Lewis would later take part on The Escalators, The Tall Boys, The Johnson Family and the Zorchmen - see performance clip in "Trash on The Tube" feature on YouTube.

The Meteors have gone through many line-up changes since, with Fenech being the only original member today. The current line-up includes Hendrik Corleone on bass and Wolfgang Hordemann (who, though not from the original line up, is the longest serving member by far after Fenech) on drums. They have 25 official albums, countless singles, and numerous re-issues and compilation appearances. They continue to record using their own In Heaven recording studios, based in an old church — Fenech is a fully qualified sound engineer and producer — and also Maddog Studios (a 58 metre high tower in Germany), both professional studios used by many bands from around the world. The Meteors have extensively toured Japan, Europe and Scandinavia, South America, and the Middle East. At the time of writing, they have completed well over 5500 live shows (occasionally two per night).

P. Paul Fenech has also released six highly regarded solo albums and plays in many side projects including, the Legendary Raw Deal (rockabilly), The Surfing Dead (instrumental), Cherry and The Devil (rockabilly), The Outsiders (rockabilly). He is also a prolific and successful writer of horror film music and has written extensively for television and many other films (using a pseudonym). Nigel Lewis and Mark Robertson went on to play together in the Escalators with Woodie (drums/guitar) and Bart Coles (vocals/bass), a psychedelic rock band (although with a similar sound to Nigel's Meteors vocal tracks) and released a couple of singles and an album which is widely regarded as one of the best on the Big Beat record label. However a serious back injury to Nigel stopped the band in their tracks. Several months later Nigel and Mark were to re-emerge as the Tall Boys, a band best known for recording the song "Take a Walk" for the Return of the Living Dead soundtrack.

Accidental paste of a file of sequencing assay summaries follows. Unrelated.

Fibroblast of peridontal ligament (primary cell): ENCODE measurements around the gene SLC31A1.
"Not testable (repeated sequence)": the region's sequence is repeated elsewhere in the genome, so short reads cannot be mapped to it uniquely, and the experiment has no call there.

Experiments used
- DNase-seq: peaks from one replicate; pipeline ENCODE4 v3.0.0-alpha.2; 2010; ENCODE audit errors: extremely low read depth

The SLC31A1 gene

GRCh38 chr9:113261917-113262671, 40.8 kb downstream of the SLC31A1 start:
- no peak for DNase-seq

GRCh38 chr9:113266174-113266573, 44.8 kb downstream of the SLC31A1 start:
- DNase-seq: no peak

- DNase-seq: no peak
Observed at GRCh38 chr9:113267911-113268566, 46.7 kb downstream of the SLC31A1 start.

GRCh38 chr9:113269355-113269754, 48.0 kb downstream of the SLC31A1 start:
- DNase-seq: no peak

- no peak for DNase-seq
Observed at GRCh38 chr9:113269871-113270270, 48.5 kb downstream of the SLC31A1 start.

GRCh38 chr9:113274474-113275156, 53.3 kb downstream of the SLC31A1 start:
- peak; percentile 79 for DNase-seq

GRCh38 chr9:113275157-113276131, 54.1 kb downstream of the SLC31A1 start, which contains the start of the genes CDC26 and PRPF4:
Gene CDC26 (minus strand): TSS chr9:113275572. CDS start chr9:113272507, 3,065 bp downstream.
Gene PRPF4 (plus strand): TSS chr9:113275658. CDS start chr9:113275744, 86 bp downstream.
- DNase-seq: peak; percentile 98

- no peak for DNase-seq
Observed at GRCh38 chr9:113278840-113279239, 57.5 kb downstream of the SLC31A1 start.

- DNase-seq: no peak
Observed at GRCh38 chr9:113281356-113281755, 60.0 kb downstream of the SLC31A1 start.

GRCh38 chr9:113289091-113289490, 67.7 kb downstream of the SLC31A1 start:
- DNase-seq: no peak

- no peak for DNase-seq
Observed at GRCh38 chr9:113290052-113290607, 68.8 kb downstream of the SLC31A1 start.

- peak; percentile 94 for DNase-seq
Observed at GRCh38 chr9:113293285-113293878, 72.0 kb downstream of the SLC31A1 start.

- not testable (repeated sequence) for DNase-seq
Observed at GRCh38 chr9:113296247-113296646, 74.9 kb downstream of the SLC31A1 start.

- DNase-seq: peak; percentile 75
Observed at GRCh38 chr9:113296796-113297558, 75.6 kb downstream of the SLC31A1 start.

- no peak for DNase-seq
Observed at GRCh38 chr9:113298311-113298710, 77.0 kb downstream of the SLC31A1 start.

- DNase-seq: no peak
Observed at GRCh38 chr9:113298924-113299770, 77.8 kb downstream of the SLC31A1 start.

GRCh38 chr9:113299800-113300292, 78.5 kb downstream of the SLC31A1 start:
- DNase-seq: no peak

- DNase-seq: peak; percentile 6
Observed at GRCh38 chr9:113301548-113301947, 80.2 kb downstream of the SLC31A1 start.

Discography[edit]

12" singles[edit]

  • 1981 The Meteors Meet Screaming Lord Sutch
  • 1983 "Johnny Remember Me"
  • 1984 I’m Just A Dog
  • 1985 Stampede
  • 1985 Hogs & Cuties
  • 1986 Wrecking Crew (Archive 4)
  • 1986 Mutant Rock (#19)
  • 1986 Surf City
  • 1987 Go Buddy Go
  • 1987 Don’t Touch The Bang Bang Fruit
  • 1988 Somebody Put Something In My Drink
  • 1988 Surfin’ On The Planet Zorch
  • 1989 Please Don’t Touch
  • 1991 Chainsaw Boogie

Albums[edit]

  • 1981 In Heaven
  • 1983 Wreckin’ Crew (#1)
  • 1984 Stampede (#6)
  • 1985 The Curse Of The Mutants (#5)
  • 1985 Live
  • 1985 Monkey’s Breath (#4)
  • 1986 Horrible Music For Horrible People by This Horrible Band (Live II) (#5)
  • 1986 Teenagers From Outer Space (#6)
  • 1986 Sewertime Blues (#9)
  • 1987 Don’t Touch The Bang Bang Fruit (#8)
  • 1987 Night Of The Werewolf
  • 1987 Live and Loud
  • 1988 Only The Meteors Are Pure Psychobilly (#9)
  • 1988 The Mutant Monkey And The Surfers From Zorch
  • 1989 Undead, Unfriendly And Unstoppable
  • 1990 Live Styles of the Sick and Shameless (Live III)
  • 1991 Bad Moon Rising
  • 1991 Madman Roll
  • 1992 Demonopoly
  • 1994 No Surrender (CD)
  • 1995 Mental Instrumentals (CD)
  • 1997 Bastard Sons Of A Rock’n’Roll Devil
  • 1999 John Peel Sessions 1983–1985 (CD)
  • 1999 The Meteors vs. The World
  • 2001 Psycho Down!
  • 2002 The Final Conflict
  • 2003 Psychobilly
  • 2004 These Evil Things
  • 2004 The Lost Album (CD)
  • 2007 Hymns for the Hellbound
  • 2009 Hell Train Rollin'
  • 2012 Doing the Lord's Work

Live albums[edit]

  • 1983 Live (#3)
  • 1985 The Meteors Live (#19)
  • 1986 Live II
  • 1987 Live And Loud
  • 1987 Night Of The Werewolf (#17)
  • 1990 Live III
  • 1991 Encores
  • 1992 International Wreckers (CD)
  • 1996 Welcome To The Wreckin’ Pit (CD)
  • 1996 International Wreckers 2 (CD)
  • 2000 Psychobilly Revolution (CD)
  • 2002 The Final Conflict
  • 2003 The Meteors From Beyond
  • 2004 Hell In The Pacific (CD)
  • 2012 Maniac Rockers From Hell (CD/DVD) - Secret Records

References[edit]